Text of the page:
How do you fire an autoworker?

Answers to your questions about the news.
Sept. 15 2006 6:40 PM

How Do You Fire an Autoworker?

Ford's elaborate scheme for disemployment.

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Ford will have closed 16 plants and cut about 30,000 jobs by the end of 2008, the company announced on Friday. This year, General Motors has already eliminated more than 34,000 hourly workers to save money. But no one's getting fired, and no one's getting laid off. Then how do they get rid of their workers?

Pay them to leave. Because of their contracts with the United Auto Workers, auto manufacturers can't kick a unionized employee out the door without a good reason, like theft or drug use. Whenever Ford and GM want to close a plant or shrink the workforce, they must negotiate a system of buyouts. Right now, Ford is inviting its 75,000 blue-collar workers to walk away by choice—in exchange for a big cash payment.

Daniel Engber Daniel Engber

Daniel Engber (@danengber) is a columnist for Slate. Send him an email at danengber@yahoo.com.

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Workers get eight buyout options. Some of these involve early retirement, or a "pre-retirement leave" that doesn't preclude regular retirement benefits. Other options trade off the benefits for a lump sum of $100,000 or $140,000, depending on how long the employee has worked for the company. There's even a college option, which pays $15,000 of tuition over four years, plus 50 percent of wages. * (At the end of the four years, you're on your own.)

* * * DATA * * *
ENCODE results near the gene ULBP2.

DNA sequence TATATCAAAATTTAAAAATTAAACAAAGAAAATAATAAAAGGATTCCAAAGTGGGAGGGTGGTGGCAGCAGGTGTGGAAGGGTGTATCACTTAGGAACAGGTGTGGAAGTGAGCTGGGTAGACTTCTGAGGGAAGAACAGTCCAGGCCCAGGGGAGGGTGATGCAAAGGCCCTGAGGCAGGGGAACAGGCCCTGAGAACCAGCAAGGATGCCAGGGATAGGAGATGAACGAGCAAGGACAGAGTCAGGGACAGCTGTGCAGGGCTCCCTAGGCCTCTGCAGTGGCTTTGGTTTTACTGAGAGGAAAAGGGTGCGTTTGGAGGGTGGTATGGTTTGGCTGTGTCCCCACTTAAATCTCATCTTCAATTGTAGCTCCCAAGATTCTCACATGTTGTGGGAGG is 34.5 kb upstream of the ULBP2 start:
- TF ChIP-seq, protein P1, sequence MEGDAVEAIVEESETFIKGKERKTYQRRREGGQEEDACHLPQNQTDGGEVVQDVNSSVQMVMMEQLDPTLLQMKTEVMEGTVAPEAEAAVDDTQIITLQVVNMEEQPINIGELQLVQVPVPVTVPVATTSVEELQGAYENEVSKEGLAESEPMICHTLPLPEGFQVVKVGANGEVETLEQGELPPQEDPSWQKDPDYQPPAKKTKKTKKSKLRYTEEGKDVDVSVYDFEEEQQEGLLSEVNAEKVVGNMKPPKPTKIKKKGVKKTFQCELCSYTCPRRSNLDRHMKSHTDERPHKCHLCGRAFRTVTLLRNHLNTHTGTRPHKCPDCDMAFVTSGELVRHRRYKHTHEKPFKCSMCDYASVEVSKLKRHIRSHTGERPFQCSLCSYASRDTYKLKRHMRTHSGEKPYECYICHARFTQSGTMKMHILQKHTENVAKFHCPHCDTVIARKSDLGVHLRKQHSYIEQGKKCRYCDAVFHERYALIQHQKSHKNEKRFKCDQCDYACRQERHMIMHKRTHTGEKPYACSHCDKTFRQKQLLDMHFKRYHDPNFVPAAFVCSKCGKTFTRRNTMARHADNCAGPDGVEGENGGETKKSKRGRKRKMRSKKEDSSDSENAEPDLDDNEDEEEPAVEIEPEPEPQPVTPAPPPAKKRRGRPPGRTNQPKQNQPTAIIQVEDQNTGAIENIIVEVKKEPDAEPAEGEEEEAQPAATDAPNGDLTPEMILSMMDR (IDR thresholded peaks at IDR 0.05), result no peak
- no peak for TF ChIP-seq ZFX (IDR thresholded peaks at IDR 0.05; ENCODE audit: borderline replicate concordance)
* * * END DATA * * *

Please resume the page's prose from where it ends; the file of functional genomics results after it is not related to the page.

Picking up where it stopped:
Why would the manufacturer offer these incentives? If the workers don't take the buyouts, they'll still get paid. Under the union contract, if the company has to close a plant, anyone who worked there is eligible to keep getting wages under one of two programs.

First, they might start collecting unemployment (paid by the state in conjunction with the manufacturer). Ford or GM would have to supplement the unemployment benefits with enough extra money to give each idle worker 95 percent of his take-home pay. (He'd still have to pay taxes on this sum, so he would end up with a substantial pay cut.)

Second, a Ford worker whose plant closed could be eligible to slide into the "GEN pool," which stands for "Guaranteed Employment Numbers." Anyone who's in the GEN pool continues to get paid their full salary and benefits, even if they don't have a job to perform. In theory, they function as a sort of workforce reserve for the company, so they could be quickly reassigned if Ford needed to reopen plants. But lately, the boom-and-bust cycles of American auto manufacturing have veered toward bust-and-bust. Idle workers relegated to the GEN pool may end up on the payroll for as long as the pool exists. (A similar program at GM is called the "jobs bank.")

Workers won't get these benefits forever. Unemployment and supplemental pay have a set life span of up to almost a year. GEN pool wages are guaranteed only for the life of the program, which could expire when the union contract gets renegotiated in 2007. (The guaranteed employment programs have been around for a few decades, but the manufacturers have begun to clamor for their demise.)

In effect, any autoworker who refuses the buyout is taking a gamble. He's hoping that one of two things will happen: Either his plant won't be closed down anytime soon, and he can keep his job indefinitely; or his plant does close down, but he's able to ride out the GEN pool (or unemployment) wages until a new job opens up.

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Explainer thanks Arthur Wheaton of the Cornell University Institute for Industry Studies.